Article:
Drivers still flouting phone law
Motorists are continuing to flout the law by using hand-held mobile phones while driving.
Some offenders even told gardai that they thought only phone calls were unlawful and that it was legal to send texts while driving.
More than 33,200 motorists were caught on the phone by gardai while behind the wheel in the past year.
This represents an increase on the 2007 figure and is only marginally down on the figure for 2010.
The new garda traffic supremo, Assistant Commissioner John O'Mahony, admitted yesterday that the latest figure for phone detections was "a source of serious concern".
He pointed out that while the publicity campaign about wearing seat belts had paid dividends among drivers and passengers over the past five years, with the number of detections being halved, there had not been a similar response over phone usage.
Mr O'Mahony warned that hand-held phones could be hugely distracting while driving and he said greater compliance with the law could help to save lives and serious injury.
He said the gardai would continue to crack down on offending motorists.
Mr O'Mahony was speaking at the official launch of Operation Focus, a 24-hour initiative aimed at concentrating garda resources on blackspot locations.
Focus began at 6am yesterday in the Dublin region, with traffic corps gardai setting up a total of 54 checkpoints around the capital.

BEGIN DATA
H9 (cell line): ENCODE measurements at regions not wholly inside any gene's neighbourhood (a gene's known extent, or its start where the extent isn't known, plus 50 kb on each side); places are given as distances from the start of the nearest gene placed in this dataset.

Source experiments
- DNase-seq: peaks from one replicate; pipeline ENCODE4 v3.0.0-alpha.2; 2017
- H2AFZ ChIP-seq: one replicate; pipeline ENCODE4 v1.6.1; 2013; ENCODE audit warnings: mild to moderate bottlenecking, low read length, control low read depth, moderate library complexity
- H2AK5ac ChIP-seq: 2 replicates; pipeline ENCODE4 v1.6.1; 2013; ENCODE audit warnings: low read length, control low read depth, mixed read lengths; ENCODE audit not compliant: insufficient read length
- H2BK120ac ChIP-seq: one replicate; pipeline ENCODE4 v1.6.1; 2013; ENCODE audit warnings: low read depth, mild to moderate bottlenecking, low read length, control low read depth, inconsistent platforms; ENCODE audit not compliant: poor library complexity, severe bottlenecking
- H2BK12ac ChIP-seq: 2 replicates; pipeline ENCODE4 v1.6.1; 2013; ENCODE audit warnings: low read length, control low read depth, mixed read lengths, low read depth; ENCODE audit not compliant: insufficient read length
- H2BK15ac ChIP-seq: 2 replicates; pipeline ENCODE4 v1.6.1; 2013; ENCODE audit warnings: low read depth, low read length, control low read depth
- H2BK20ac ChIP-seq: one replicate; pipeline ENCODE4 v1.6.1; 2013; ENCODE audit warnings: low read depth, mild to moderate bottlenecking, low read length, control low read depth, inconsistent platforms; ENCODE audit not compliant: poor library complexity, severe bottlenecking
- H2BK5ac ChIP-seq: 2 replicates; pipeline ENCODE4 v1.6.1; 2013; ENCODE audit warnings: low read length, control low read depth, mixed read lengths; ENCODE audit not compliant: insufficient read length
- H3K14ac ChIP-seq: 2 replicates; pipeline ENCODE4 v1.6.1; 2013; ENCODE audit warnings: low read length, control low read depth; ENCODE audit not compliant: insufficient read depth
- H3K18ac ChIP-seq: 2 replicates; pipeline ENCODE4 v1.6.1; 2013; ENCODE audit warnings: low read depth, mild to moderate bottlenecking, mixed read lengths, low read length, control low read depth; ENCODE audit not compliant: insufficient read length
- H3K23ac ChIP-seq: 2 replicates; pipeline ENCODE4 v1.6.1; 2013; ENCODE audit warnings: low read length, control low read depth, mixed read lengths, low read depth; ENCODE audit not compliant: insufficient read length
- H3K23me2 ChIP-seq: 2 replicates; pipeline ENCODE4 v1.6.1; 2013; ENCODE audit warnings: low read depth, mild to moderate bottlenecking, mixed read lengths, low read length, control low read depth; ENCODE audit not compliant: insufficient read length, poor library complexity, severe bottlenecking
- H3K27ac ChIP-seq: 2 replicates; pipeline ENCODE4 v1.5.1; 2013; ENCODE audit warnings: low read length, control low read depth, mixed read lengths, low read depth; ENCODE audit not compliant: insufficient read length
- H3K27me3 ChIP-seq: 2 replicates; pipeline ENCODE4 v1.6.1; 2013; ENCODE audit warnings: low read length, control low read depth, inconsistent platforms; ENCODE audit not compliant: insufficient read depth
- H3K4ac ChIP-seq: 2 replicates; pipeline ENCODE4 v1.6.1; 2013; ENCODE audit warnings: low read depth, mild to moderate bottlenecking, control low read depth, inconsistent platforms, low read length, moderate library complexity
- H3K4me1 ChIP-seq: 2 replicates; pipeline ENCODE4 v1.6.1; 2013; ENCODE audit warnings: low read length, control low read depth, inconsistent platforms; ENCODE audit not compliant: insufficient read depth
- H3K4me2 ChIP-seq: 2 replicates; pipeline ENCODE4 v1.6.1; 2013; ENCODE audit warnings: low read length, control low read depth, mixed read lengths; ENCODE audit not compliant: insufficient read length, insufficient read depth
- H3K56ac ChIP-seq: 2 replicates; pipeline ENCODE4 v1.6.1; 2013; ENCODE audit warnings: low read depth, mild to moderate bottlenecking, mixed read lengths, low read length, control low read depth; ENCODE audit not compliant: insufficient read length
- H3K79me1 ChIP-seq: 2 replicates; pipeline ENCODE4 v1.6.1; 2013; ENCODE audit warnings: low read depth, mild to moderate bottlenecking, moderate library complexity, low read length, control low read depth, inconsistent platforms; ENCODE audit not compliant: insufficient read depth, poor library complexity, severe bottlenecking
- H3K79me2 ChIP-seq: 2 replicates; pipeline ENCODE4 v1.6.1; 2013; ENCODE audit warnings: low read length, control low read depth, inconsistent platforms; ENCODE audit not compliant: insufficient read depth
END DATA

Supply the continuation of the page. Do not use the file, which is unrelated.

These involved 110 gardai and more than 50 patrol cars, while a further fleet of garda vehicles patrolled the M50 motorway on a continuous basis over the 24-hour period.
The gardai were equipped with the latest ANPR (automated number-plate recognition) technology, which "read" 12,000 vehicles, while a further 14,000 vehicles were checked by the civilian-operated Go-Safe monitoring vans.
This is the start of a rollout of high-visibility operations across the region over the next six months.
"This is not about catching people who are breaking the law," Mr O'Mahony said.
"We opted for high-visibility operations to remind people that the laws are there and should be obeyed."
Although the number of fatalities on the nation's road dropped below 200 last year for the first time since records began in 1959, he said gardai could not become complacent.
This was confirmed by the death toll of 22 killed on the roads in the first seven weeks of 2012.
Chief Supt Aidan Reid, who is now doubling up as operational head of the National Traffic Bureau and the Dublin Traffic Corps, said they were compensating for the loss of personnel by making more efficient use of the latest technology and he pointed out that they still had some 900 gardai dedicated to traffic duties.
He said Dublin now had the safest roads of any capital city in Europe.
An analysis of trends emerging so far this year show that the times most likely for fatal traffic collisions are in the early evening from 4pm to 8pm, accounting for 46pc of incidents, and early morning, between midnight and 4am (32pc).
As a single group, young male drivers still account for 23pc of all road fatalities.
Chief Supt Reid called on all community, social, sports and educational groups to join the effort in improving road safety and he warned that errant drivers would be caught and prosecuted.